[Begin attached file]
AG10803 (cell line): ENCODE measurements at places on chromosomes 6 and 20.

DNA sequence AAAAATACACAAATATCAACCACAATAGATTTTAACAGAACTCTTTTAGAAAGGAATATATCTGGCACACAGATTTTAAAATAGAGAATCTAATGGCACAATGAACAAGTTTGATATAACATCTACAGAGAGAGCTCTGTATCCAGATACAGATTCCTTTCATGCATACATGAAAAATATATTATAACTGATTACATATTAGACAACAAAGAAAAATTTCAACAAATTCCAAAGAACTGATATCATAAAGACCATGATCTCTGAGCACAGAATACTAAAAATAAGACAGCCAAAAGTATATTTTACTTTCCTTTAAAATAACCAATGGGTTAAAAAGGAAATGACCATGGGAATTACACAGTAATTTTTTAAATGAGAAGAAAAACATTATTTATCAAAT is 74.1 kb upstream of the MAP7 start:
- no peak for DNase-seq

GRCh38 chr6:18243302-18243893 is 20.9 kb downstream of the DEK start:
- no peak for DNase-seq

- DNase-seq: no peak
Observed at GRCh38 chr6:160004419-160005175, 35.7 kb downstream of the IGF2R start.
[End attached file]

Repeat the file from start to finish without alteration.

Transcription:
AG10803 (cell line): ENCODE measurements at places on chromosomes 6 and 20.

DNA sequence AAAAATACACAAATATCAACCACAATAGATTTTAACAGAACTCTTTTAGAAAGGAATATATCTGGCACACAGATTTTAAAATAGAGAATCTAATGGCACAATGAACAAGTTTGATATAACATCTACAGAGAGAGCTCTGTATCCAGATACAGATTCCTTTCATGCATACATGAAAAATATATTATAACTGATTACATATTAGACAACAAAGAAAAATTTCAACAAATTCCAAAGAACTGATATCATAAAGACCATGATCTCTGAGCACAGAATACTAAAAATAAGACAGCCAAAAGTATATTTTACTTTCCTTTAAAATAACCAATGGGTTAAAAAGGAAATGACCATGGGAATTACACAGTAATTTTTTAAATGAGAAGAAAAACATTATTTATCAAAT is 74.1 kb upstream of the MAP7 start:
- no peak for DNase-seq

GRCh38 chr6:18243302-18243893 is 20.9 kb downstream of the DEK start:
- no peak for DNase-seq

- DNase-seq: no peak
Observed at GRCh38 chr6:160004419-160005175, 35.7 kb downstream of the IGF2R start.